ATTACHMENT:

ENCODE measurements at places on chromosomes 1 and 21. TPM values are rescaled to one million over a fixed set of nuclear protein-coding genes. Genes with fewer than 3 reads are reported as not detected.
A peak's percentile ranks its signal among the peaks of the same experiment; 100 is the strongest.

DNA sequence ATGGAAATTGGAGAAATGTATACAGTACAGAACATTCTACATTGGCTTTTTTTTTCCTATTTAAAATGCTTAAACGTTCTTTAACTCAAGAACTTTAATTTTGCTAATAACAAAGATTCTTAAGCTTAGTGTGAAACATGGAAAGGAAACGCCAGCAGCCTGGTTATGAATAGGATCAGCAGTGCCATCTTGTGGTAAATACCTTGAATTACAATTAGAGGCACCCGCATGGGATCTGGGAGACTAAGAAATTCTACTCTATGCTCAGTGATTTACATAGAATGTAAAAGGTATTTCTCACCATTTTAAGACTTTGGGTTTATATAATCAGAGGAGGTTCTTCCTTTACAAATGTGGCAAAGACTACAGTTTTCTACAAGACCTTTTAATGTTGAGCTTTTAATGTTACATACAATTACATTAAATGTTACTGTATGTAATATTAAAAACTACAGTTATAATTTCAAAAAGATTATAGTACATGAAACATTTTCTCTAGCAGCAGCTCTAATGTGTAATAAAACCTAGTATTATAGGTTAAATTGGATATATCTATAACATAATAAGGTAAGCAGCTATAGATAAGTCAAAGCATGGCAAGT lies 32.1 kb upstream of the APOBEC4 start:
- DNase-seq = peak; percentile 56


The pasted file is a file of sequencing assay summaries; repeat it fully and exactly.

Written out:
ENCODE measurements at places on chromosomes 1 and 21. TPM values are rescaled to one million over a fixed set of nuclear protein-coding genes. Genes with fewer than 3 reads are reported as not detected.
A peak's percentile ranks its signal among the peaks of the same experiment; 100 is the strongest.

DNA sequence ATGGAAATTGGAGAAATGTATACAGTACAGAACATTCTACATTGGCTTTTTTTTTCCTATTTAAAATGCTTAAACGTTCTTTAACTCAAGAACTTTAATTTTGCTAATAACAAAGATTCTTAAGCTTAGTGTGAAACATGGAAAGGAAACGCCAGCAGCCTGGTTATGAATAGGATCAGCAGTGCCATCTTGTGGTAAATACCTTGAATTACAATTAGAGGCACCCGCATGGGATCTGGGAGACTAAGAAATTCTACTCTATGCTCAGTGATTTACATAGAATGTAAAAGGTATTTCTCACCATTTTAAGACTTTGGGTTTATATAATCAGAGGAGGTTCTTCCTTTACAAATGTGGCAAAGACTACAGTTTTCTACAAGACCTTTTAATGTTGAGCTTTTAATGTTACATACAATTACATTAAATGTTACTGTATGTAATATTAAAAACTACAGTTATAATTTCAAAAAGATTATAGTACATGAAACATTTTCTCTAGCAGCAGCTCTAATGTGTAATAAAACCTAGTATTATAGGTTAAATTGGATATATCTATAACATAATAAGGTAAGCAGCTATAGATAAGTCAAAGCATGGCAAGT lies 32.1 kb upstream of the APOBEC4 start:
- DNase-seq = peak; percentile 56